Foreign Interest Income
Foreign Interest Income: The U.S. Tax rules and IRS requirements for taxpayers with foreign interest income is complex. When a foreign country is involved, the U.S. tax rules may result in a different outcome than the foreign country tax rules. For example, interest may be tax-free overseas, but in the U.S., that same income does not qualify as tax-exempt.
U.S. person individual for tax purposes, includes:
- U.S. Citizen
- Legal Permanent Resident
- Foreign National who meets the Substantial Presence Test
In addition, interest income growing within an investment fund or retirement fund abroad may not enjoy tax deferred status in the U.S.
The United States follows a worldwide income tax model (aka Citizen-Based Taxation). This means the United States taxes U.S. persons on their worldwide income.
The main forms that a U.S. taxpayer uses to report foreign interest income, include:
- 1040 Tax Return
- Schedule B
- Form 8938
U.S. Tax Rate for Foreign Interest Income
Unlike certain dividends or capital gains, foreign interest income is taxed at the filers progressive tax rate. Stated another way, the tax rate on a taxpayer’s foreign interest income is the same as the tax rate for other general income and gets taxed at OI rates (ordinary income).
Other types of foreign (and U.S.) income may receive reduced tax rates.
For example, if you earned foreign capital gains, and it was long-term than it is taxed at 15% — unless the filer is in the highest tax bracket, in which you are taxed at 20%.
When it comes to foreign dividends, a U.S. person is taxed at ordinary income tax rates, unless it is a qualified dividend, –and then the same rules apply for long-term capital gains (15%/20%).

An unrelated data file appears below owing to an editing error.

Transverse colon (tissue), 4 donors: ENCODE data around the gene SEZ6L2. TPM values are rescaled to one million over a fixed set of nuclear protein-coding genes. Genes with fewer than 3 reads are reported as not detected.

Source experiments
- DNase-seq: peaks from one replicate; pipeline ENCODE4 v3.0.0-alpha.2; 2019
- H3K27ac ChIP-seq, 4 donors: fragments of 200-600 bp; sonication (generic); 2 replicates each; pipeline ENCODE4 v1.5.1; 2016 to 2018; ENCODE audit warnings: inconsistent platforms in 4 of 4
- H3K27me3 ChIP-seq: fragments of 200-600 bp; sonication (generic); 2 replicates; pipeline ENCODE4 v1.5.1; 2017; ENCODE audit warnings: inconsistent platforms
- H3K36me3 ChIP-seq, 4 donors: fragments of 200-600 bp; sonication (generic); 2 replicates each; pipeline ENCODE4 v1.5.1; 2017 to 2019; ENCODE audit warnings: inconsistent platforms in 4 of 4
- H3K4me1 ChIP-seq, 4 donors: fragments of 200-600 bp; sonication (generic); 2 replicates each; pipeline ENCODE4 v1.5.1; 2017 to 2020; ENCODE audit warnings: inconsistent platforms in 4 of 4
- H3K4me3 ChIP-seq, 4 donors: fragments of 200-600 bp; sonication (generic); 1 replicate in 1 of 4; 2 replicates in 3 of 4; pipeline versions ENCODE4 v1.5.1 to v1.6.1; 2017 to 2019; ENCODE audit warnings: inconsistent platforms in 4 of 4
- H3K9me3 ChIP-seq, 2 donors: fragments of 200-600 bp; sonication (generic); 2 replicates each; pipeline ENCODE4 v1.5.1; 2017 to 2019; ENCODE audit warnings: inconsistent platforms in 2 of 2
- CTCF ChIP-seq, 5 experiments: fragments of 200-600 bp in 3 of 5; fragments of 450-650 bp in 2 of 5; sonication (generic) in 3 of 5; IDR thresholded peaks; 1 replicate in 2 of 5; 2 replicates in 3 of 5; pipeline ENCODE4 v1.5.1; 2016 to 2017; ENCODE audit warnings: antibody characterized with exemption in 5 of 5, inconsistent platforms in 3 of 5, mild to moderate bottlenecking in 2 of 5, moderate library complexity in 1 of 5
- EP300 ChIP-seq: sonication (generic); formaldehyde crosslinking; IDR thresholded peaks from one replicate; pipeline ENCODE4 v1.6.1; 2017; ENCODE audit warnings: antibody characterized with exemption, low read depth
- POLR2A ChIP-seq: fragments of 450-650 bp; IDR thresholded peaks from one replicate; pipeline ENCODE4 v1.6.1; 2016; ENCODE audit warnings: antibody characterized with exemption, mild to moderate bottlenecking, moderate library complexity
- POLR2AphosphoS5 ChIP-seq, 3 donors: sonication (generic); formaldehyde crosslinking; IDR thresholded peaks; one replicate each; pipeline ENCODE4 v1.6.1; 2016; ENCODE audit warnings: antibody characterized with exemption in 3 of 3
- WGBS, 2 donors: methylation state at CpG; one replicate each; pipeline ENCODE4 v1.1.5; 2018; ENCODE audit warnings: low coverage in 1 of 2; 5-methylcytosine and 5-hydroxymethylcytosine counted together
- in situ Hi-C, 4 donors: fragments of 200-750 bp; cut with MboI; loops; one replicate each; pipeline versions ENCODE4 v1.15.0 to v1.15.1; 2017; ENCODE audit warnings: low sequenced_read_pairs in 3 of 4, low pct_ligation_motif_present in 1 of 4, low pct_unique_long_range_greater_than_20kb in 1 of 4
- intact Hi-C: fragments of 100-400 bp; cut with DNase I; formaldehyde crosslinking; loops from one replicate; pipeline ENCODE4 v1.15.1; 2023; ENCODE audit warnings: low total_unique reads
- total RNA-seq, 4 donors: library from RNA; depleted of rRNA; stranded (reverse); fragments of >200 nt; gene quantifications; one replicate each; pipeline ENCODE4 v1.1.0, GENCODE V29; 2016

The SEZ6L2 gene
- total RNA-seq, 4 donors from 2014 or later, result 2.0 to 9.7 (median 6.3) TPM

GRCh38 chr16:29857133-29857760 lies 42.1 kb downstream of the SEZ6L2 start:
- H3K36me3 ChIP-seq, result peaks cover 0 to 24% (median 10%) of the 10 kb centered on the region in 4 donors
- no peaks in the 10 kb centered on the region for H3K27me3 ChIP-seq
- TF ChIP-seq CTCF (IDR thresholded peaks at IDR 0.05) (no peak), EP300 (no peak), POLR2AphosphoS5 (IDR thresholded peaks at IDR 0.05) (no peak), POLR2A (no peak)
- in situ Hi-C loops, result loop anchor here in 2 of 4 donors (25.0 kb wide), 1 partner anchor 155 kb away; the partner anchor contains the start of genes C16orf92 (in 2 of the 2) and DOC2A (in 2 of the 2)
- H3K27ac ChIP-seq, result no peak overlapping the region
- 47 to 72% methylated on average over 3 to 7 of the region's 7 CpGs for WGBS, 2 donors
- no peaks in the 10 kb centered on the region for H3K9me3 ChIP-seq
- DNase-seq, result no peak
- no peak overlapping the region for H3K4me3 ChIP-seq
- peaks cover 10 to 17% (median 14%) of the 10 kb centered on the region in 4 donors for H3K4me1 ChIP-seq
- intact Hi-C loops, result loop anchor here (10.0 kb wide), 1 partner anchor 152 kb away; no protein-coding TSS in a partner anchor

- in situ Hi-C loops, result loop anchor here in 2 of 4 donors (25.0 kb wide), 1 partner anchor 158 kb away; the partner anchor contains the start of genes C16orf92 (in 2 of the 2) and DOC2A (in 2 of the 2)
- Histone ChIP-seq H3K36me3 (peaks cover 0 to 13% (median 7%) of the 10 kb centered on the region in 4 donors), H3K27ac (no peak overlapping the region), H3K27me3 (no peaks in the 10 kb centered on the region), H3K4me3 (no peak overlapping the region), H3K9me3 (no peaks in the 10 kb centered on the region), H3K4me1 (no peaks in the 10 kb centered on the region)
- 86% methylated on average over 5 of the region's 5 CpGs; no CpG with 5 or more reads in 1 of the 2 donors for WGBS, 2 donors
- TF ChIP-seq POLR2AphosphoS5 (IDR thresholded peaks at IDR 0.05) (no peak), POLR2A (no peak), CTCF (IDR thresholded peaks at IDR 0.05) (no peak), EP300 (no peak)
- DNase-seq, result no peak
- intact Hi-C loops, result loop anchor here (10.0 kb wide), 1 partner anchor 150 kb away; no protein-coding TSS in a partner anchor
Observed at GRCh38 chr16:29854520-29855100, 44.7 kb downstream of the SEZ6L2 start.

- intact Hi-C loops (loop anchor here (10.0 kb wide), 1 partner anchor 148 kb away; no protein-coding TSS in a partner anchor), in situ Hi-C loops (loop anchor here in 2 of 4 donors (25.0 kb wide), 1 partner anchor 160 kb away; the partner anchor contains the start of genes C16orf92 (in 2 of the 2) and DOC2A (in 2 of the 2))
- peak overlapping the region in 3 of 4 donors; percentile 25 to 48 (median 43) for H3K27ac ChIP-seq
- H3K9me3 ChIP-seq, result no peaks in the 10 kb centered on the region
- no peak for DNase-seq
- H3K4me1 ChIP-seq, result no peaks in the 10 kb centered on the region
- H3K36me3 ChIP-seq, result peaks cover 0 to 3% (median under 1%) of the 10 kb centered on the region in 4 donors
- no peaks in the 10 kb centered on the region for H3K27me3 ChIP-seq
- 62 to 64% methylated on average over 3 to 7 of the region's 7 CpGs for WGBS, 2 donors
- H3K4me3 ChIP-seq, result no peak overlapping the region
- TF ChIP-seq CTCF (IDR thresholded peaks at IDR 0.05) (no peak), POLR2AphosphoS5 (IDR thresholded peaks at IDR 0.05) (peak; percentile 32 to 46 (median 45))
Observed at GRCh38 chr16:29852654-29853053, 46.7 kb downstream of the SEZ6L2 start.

**These reduced rates can vary from year-to-year
Report Foreign Interest on a U.S. Tax Return
When it comes to reporting form interest income, there are usually three (3) places you have to report the interest.
Interest income on a form 1040 is usually included on line 8. This includes both US and foreign based interest income.
This is where it gets a bit tricky. If you did not have any foreign accounts or foreign interest income, then you would only file schedule B (in most situations) when the total value of the interest and dividends earned exceed $1500.
The rules are different when you have signature authority over a foreign account. When you have signature authority over a foreign account, you have to identify it on schedule B, Question seven, even if you have no foreign interest or dividends.
Therefore, even if you have minimal interest income and the minimal interest income/dividend income is below $1500, if it is being generated from a foreign account in which you either have ownership or signature authority over the count, you have to include a schedule B (with most programs, the interest included on schedule B will flow through to line 8 of your 1040 tax return).
Form 8938 is used to report specified foreign financial assets. The form also requires that you identify any income that is generated from these assets.
Therefore, if you have an account or asset that must be reported on form 8938, it is important to note that you also have to include any income generated from those accounts or assets directly on page 1 of the Form 8938.
Unreported Foreign Income
If you have unreported foreign interest income or other foreign income, which has not been declared to the IRS, you may consider entering one of the approved IRS Offshore Voluntary Disclosure Programs to timely and safely get into IRS offshore compliance-before it’s too late.
What Can You Do?
Presuming the money was from legal sources, your best options are either the Traditional IRS Voluntary Disclosure Program, or one of the Streamlined Offshore Disclosure Programs.
We Specialize in Safely Disclosing Foreign Money
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Golding & Golding: About our International Tax Law Firm
Golding & Golding specializes exclusively in international tax, and specifically IRS offshore disclosure.
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